Lucifer Exists In Native Myth
When we lived among the Navajo in Arizona we heard the stories of Spider Woman, who was the great
creator of the people. Our host, a wise old medicine man named Raymond Begay, once took us out along the rim of Canyon de
Chelly and pointed out a tall pointed rock formation where he said Spider Woman still lived.
Not long after that, we befriended Ted Kootsewatewa, a Hopi two-horned priest, who talked about
a path leading from his home at the foot of the Second Mesa, toward the village of Mishongnovi, where he said Spider Woman
made her home.
While the Spider Woman myth was known to the Hopi, we discovered that another God figure, Masau,
was said by both the Hopi and their cliff-dwelling ancestors, the Anasazi, as the all powerful creator of the world.
It was interesting to note that these men were priests, and therefore recognized as spiritual leaders
among the tribes. Thus they spoke with high authority. They made it clear that neither Spider Woman nor Masau were worshipped.
The relationship was more of respect and perhaps even a state of awe, but the people never bowed down to these so-called god
Begay told of a dream in which he became entangled in a great web before coming face-to-face with
Spider Woman. Rather than attempt to flee, Begay said he realized that he had no other route to travel than to go directly
into the image, which he did. He later recognized the dream as am important test during his personal spiritual journey.
The Pueblo people recognize Awonawilona as the creator of everything, including the sun. The Algonquin
know the creator as the great spirit Kitcki Manitou.
The Cherokee call him Ocasta, a name that means "stone coat." The story is that the creator wears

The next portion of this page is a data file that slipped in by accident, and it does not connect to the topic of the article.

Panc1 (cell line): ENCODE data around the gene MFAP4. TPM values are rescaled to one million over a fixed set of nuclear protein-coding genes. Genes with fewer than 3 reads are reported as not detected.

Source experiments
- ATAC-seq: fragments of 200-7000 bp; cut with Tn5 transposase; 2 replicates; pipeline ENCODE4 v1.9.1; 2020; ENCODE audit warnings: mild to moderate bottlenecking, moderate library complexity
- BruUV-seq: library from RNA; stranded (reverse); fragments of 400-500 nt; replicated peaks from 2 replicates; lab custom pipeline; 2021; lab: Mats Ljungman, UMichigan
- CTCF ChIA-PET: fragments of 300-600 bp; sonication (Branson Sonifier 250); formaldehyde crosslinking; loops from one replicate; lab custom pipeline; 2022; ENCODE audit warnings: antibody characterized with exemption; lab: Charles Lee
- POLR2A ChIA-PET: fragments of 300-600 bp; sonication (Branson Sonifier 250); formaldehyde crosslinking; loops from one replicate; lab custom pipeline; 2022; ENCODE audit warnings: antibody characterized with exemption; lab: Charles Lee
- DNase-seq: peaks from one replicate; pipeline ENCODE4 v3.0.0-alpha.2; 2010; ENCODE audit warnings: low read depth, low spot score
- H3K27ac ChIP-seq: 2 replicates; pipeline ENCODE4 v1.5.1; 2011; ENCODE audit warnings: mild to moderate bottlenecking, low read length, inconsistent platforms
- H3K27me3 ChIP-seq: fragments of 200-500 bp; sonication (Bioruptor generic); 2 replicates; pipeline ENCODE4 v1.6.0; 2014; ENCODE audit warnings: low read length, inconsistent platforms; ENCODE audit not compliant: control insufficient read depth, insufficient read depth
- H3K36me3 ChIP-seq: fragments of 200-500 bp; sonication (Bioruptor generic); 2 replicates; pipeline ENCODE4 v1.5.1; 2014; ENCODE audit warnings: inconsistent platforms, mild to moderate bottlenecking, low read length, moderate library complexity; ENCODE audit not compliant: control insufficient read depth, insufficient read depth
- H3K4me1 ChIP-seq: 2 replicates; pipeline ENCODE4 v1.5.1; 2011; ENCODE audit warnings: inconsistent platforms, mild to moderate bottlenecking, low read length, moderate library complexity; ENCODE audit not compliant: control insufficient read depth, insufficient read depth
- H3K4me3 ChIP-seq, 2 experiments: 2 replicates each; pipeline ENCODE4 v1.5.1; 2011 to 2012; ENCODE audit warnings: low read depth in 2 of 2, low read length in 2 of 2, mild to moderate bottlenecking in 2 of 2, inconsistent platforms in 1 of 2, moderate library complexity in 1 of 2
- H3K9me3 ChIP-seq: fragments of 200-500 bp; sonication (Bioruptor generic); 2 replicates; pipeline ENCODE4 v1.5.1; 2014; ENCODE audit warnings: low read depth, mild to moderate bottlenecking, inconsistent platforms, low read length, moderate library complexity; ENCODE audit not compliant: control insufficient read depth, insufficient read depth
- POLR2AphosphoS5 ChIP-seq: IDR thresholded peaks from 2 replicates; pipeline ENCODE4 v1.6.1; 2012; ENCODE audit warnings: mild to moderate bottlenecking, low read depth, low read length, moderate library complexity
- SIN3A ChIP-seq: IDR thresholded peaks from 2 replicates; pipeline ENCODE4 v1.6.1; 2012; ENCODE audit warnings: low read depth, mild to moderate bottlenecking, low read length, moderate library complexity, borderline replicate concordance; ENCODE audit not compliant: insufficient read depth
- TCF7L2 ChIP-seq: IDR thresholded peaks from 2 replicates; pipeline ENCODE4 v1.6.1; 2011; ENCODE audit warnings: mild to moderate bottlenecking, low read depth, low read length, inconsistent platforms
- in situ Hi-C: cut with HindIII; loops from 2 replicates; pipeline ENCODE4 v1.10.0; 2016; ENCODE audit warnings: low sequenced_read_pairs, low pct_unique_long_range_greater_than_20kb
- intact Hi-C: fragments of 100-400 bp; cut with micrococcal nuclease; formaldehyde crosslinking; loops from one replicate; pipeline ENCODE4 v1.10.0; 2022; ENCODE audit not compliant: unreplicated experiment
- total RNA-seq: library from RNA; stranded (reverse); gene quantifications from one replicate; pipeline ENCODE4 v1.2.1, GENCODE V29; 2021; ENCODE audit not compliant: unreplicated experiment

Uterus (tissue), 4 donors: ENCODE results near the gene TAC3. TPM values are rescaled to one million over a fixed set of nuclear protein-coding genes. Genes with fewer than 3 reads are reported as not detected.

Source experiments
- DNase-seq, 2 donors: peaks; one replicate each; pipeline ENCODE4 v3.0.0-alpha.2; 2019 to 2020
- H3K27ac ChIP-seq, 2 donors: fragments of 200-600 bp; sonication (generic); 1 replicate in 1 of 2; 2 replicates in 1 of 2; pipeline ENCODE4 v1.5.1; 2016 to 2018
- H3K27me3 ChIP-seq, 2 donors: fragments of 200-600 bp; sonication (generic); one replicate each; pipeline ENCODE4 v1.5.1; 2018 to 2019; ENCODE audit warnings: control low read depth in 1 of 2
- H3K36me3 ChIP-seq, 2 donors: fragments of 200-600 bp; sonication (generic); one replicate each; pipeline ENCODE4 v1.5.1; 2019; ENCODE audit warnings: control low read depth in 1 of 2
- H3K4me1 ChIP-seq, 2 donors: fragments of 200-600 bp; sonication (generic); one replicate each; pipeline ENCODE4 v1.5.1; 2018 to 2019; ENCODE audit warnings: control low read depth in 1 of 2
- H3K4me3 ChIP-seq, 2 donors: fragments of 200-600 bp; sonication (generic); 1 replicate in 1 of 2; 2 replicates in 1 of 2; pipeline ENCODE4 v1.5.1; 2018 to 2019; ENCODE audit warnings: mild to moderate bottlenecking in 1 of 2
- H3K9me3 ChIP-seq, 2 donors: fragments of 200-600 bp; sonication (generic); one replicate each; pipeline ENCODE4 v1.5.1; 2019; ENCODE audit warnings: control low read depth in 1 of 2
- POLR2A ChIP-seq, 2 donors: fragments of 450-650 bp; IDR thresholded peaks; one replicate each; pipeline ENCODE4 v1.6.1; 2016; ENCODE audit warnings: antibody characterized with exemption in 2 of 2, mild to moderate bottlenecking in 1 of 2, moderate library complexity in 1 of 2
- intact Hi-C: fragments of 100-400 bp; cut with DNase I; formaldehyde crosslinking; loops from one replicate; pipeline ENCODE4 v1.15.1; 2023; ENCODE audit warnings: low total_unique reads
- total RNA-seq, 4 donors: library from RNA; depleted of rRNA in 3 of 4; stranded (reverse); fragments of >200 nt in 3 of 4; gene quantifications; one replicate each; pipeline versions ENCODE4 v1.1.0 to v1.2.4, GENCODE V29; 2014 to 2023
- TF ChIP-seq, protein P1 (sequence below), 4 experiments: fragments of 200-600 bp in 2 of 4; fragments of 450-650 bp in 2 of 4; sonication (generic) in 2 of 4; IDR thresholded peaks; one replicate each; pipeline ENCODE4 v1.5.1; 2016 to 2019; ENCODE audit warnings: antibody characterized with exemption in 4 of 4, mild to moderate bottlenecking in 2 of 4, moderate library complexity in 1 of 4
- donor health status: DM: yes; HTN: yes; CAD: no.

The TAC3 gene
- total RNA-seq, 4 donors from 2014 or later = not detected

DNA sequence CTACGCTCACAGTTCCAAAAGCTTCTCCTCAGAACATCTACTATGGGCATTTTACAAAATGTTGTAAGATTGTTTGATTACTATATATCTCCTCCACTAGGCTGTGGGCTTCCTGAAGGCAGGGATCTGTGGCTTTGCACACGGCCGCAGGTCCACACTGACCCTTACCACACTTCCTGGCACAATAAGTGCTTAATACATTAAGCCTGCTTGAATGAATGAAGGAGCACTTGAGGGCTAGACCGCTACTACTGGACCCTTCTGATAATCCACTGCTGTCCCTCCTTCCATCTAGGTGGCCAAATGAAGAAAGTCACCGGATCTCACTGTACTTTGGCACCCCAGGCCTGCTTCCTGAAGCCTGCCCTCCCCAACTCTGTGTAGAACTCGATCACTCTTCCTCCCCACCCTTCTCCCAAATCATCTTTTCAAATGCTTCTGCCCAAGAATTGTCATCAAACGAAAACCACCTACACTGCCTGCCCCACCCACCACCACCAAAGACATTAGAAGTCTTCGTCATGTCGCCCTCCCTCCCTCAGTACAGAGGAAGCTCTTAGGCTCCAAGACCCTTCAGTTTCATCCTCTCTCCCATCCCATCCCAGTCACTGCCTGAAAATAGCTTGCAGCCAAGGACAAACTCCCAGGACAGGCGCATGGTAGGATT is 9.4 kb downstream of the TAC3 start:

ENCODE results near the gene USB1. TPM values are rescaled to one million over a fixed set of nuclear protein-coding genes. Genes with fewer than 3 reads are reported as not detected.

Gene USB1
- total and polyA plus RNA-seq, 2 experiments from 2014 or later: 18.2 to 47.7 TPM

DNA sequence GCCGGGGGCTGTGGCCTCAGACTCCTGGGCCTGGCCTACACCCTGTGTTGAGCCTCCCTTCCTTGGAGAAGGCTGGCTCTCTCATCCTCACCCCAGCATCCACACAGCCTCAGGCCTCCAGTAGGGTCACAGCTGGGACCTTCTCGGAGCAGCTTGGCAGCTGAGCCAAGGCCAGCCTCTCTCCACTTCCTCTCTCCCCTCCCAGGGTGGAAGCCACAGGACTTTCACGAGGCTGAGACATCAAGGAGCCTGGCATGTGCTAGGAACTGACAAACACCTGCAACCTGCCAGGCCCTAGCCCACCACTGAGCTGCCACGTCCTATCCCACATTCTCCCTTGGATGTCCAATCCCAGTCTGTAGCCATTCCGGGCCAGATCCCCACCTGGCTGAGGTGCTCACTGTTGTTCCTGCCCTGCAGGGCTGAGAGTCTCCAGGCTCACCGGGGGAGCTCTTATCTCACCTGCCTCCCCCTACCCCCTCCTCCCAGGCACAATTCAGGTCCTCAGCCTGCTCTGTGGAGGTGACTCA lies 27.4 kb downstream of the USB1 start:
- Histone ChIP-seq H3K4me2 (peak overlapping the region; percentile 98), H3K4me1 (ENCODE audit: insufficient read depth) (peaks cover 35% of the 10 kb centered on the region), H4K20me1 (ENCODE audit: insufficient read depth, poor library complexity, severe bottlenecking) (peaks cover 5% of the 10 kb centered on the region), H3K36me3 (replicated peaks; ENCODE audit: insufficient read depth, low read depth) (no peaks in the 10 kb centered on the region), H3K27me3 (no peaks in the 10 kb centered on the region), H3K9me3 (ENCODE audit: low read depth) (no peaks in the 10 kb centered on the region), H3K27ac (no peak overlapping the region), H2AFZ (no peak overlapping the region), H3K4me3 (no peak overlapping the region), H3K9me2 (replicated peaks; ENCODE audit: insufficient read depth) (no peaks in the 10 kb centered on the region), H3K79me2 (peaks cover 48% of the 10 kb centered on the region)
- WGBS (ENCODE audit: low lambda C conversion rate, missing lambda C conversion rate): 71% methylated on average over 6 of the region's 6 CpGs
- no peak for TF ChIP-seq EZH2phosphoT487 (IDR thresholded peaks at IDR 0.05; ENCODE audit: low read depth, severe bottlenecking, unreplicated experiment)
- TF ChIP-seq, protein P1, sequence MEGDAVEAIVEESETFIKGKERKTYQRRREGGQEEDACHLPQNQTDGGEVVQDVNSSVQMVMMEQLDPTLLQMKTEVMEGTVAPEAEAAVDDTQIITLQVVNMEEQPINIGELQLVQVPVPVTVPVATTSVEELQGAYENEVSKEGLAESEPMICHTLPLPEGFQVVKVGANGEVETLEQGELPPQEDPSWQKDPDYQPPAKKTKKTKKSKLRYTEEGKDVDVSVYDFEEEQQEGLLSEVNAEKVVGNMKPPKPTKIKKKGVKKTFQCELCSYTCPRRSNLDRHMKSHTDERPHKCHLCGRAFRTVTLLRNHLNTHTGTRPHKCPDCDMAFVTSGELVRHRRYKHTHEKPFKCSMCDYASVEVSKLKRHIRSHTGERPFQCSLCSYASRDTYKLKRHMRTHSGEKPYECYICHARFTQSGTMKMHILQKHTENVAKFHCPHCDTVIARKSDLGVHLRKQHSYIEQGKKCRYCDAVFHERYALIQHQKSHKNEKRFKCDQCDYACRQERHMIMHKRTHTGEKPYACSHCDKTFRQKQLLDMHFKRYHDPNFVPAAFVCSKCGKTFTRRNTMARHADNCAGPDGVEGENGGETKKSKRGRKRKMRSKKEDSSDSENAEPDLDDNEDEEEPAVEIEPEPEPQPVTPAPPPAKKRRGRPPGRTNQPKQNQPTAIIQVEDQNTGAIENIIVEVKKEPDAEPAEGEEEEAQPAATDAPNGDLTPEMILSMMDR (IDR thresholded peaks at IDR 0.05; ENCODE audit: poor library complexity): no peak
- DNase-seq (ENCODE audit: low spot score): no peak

a coat that appears to be made of stones.
Hearing these myths may have helped prepare my wife and me for the concept of Luciferian origins
when presented some years later. When first heard, it fell as a shocking twist in our own Christian myths. Because of our
personal background in middle class American Christian thinking, the very thought that the fallen angel Lucifer might really
be the creator of mankind was revolting.
That was what the Bible stories were meant to do.
Christianity programs its slaves from childhood throughout life to think of Lucifer as the epitome
of evil, the manipulator of fallen mankind, the tempter in the garden who led us all into a state of constant sin. But could
this not be by clever design?
That Lucifer is, in reality, a representative of an advanced alien race who visited Earth many thousands
of years ago to plant his own DNA in native primates and turn them into thinking, reasoning and conscious beings, is suddenly
Thus, like the god figures in native mythology, Lucifer becomes a personality of awe and respect,
but never to be worshipped. He is simply our creator and our ancient ancestor.
That the Pueblo god Awonawilona also is recognized as the god of the sun parallels the Egyptian
myth of Ra and Horus. That most native tribes on this planet also share a respect for both the Earth and the Sun, recognizing
them as sentient beings, also shows an understanding of the great intelligent energy of the Universe that we commonly identify
The concept of Spider Woman as the creator and controller of life also is important. The Navajo
and Hopi stories, then, suggest that Lucifer may be female instead of male. This creature is described in the Old Testament
as the most beautiful of the archangels. Yet Lucifer's sex is never told.
This exercise in writing has shown me that I have much to learn about Lucifer. If he is truly our
creator, I think I want to know all that I can. Pleasing, at least for me, is that my mind is no longer closed to the possibility
that he is more than a fallen angel tossed out of heaven by God.